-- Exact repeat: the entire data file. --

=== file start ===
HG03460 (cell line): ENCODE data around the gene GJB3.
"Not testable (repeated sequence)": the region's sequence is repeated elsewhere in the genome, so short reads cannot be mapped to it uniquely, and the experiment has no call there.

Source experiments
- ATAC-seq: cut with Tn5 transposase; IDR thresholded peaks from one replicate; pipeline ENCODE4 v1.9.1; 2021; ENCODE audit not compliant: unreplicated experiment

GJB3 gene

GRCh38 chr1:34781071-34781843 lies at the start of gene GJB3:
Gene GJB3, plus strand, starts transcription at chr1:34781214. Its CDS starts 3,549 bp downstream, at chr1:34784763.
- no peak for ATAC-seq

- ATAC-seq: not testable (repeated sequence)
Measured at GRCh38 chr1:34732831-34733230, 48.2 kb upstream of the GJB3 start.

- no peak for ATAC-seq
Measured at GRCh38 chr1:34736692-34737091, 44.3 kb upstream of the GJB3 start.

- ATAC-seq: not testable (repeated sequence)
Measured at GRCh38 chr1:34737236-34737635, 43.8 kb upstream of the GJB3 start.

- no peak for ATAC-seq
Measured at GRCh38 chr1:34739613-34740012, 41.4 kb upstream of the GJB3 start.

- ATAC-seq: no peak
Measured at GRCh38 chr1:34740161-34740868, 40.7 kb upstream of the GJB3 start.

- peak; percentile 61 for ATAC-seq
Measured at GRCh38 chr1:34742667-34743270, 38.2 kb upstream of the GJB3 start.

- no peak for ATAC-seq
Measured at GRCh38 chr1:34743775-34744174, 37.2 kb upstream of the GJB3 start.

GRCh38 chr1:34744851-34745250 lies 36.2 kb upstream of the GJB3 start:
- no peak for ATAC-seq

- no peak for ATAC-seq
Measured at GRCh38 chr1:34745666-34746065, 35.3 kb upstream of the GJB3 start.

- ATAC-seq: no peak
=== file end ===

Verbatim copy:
HG03460 (cell line): ENCODE data around the gene GJB3.
"Not testable (repeated sequence)": the region's sequence is repeated elsewhere in the genome, so short reads cannot be mapped to it uniquely, and the experiment has no call there.

Source experiments
- ATAC-seq: cut with Tn5 transposase; IDR thresholded peaks from one replicate; pipeline ENCODE4 v1.9.1; 2021; ENCODE audit not compliant: unreplicated experiment

GJB3 gene

GRCh38 chr1:34781071-34781843 lies at the start of gene GJB3:
Gene GJB3, plus strand, starts transcription at chr1:34781214. Its CDS starts 3,549 bp downstream, at chr1:34784763.
- no peak for ATAC-seq

- ATAC-seq: not testable (repeated sequence)
Measured at GRCh38 chr1:34732831-34733230, 48.2 kb upstream of the GJB3 start.

- no peak for ATAC-seq
Measured at GRCh38 chr1:34736692-34737091, 44.3 kb upstream of the GJB3 start.

- ATAC-seq: not testable (repeated sequence)
Measured at GRCh38 chr1:34737236-34737635, 43.8 kb upstream of the GJB3 start.

- no peak for ATAC-seq
Measured at GRCh38 chr1:34739613-34740012, 41.4 kb upstream of the GJB3 start.

- ATAC-seq: no peak
Measured at GRCh38 chr1:34740161-34740868, 40.7 kb upstream of the GJB3 start.

- peak; percentile 61 for ATAC-seq
Measured at GRCh38 chr1:34742667-34743270, 38.2 kb upstream of the GJB3 start.

- no peak for ATAC-seq
Measured at GRCh38 chr1:34743775-34744174, 37.2 kb upstream of the GJB3 start.

GRCh38 chr1:34744851-34745250 lies 36.2 kb upstream of the GJB3 start:
- no peak for ATAC-seq

- no peak for ATAC-seq
Measured at GRCh38 chr1:34745666-34746065, 35.3 kb upstream of the GJB3 start.

- ATAC-seq: no peak